Cash-Starved Pharming Spins Out DNage; But is it Enough?
By Cormac Sheridan
BioWorld International Correspondent
With its lead product Rhucin (recombinant C1 inhibitor) under regulatory review in Europe and its cash balance dwindling rapidly, Pharming Group NV is battening down the hatches by spinning out DNage BV, a firm it acquired in 2006.
DNage, of Rotterdam, the Netherlands, was spun out of the Erasmus Medical Center (EMC) at Erasmus University, in Rotterdam, in 2004 to commercialize research on aging disorders conducted by scientific founders Jan Hoeijmakers, Bert van der Horst, Wim Vermeulen and Roland Kanaar. Leiden, the Netherlands-based Pharming acquired the firm in 2006 for €e15 million in stock plus undisclosed milestone payments. (See BioWorld International, March 29, 2006.).
Its lead product, Prodarsan, is in clinical trials in Cockayne syndrome, a rare inherited disorder caused by defects in transcription-coupled DNA repair. This week, Pharming said that in lieu of earnout payments of up to €€10 million, it would grant former DNage shareholders 5 million Pharming shares plus a 49 percent stake in DNage.
However, with a quarterly cash burn of around €e6 million (US$7.4 million), Pharming is facing into stiff head winds as it seeks to raise more funding. Spinning out DNage "is not going to be enough to preserve the cash. The company's cash position is very low," Jan De Kerpel, of KBC Securities in Brussels, Belgium, told BioWorld International.
Pharming reported net cash of e€3.3 million at the end of the first quarter. It subsequently received an undisclosed up-front payment from Stockholm, Sweden-based Swedish Orphan Biovitrum AB, on the strength of a European distribution deal for Rhucin in its lead indication, treatment of acute attacks of hereditary angioedema (HAE). The deal also covers additional indications, which are at an early stage of development.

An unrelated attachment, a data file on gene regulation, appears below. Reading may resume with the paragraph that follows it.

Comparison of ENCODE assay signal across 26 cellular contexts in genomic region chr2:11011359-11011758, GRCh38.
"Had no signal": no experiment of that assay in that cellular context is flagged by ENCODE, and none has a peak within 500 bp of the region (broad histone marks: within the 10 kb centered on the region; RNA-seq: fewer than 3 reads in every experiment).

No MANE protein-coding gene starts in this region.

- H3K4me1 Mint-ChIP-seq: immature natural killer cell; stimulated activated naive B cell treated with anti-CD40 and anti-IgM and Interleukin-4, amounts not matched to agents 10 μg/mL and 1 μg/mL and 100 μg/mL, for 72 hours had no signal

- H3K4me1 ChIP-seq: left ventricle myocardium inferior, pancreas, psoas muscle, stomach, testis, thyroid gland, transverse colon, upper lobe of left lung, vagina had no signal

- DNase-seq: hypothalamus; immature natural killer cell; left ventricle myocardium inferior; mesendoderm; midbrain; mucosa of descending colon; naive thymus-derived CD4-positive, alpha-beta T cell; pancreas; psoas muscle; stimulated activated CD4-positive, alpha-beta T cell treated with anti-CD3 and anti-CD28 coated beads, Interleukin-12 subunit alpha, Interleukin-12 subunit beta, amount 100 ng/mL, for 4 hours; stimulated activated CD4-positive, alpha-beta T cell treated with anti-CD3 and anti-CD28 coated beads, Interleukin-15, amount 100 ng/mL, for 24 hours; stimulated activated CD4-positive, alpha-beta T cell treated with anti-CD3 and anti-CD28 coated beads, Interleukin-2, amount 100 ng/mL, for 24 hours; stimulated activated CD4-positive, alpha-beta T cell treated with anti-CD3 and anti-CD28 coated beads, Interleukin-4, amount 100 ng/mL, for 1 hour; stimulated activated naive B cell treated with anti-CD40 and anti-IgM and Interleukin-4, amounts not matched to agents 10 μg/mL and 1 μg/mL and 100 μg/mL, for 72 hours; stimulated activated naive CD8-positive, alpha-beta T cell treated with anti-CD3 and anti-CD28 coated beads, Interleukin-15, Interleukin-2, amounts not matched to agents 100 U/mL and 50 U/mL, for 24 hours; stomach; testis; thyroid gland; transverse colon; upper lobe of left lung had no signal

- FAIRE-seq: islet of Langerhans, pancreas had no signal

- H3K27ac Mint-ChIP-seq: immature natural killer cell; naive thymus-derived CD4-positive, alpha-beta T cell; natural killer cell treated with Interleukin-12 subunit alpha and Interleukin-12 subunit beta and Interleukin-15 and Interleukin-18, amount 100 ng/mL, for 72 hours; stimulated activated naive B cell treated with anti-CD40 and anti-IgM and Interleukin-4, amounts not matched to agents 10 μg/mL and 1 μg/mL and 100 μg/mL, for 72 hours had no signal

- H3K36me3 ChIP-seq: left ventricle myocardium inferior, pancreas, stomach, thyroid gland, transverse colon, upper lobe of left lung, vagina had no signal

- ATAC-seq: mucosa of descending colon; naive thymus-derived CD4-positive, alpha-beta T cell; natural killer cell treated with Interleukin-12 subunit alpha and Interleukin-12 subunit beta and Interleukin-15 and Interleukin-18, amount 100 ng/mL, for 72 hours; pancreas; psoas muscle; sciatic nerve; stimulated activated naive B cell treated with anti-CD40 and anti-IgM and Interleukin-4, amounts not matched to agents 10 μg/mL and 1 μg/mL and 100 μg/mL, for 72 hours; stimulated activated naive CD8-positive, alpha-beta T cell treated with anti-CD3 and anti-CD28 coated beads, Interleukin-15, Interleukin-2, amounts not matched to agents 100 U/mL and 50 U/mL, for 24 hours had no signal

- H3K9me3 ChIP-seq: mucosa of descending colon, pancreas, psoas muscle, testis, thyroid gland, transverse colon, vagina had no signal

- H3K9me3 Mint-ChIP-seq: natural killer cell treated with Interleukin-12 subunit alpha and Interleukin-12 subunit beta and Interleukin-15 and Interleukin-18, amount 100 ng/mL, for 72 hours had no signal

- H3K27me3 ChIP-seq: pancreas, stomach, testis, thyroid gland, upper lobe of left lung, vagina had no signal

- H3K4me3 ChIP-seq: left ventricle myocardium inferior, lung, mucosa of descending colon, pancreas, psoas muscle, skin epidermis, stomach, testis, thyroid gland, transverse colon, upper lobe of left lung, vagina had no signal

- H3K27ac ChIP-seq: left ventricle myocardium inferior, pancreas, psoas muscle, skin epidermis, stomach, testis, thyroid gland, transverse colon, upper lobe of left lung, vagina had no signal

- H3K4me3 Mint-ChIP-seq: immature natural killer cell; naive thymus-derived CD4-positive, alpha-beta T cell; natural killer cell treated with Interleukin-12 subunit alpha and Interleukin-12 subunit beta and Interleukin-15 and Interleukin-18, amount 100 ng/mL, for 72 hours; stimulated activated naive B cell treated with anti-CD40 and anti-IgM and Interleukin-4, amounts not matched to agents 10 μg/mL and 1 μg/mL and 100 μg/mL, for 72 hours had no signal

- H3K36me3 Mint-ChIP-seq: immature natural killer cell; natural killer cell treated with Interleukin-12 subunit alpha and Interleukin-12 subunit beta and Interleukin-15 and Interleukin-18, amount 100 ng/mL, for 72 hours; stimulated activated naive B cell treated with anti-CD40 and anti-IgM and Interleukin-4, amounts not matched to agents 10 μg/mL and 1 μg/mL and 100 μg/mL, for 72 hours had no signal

The company has more than e€15 million in convertible debt on its balance sheet, which is a major disincentive for would-be investors.
"It's a very high hurdle for new investors," De Kerpel said. For that reason, the company is not in strong negotiating position. "They have to accept anything that is being offered."
A decision on Rhucin is expected by September, and so far the indications are that the review is proceeding smoothly, he said. However, that in itself may not bring salvation. Successive delays in the program – an initial filing was rejected in December 2007, as was an appeal in March 2008 – mean that the company has lost its lead on the competition.
Two HAE products are now on the market in Europe – Firazyr (icatabant), marketed by Basingstoke, UK-based Shire plc, and Berinert (human C1-INH concentrate), marketed by Marburg, Germany-based CSL Behring GmbH. Sales of the former have been "very disappointing," De Kerpel said..
Moreover, Viropharma Inc., of Exton, Pa., has filed for approval of Cinryze (C1 esterase inhibitor) as an acute and prophylactic therapy in Europe, having successfully launched the product in the U.S.
"It's become quite crowded over here," De Kerpel said. "I'm having some concerns on the economic potential of the product."
Nevertheless, he has a "hold" rating on the stock, with a target price of €€0.50, which represents a significant uptick on its current price of €0.30. And the company does have one card up its sleeve – a €€30 million standby equity distribution agreement with Yorkville Advisors LLC, of Jersey City, N.J.
So far, it has only drawn down a fraction of the funds available under the deal.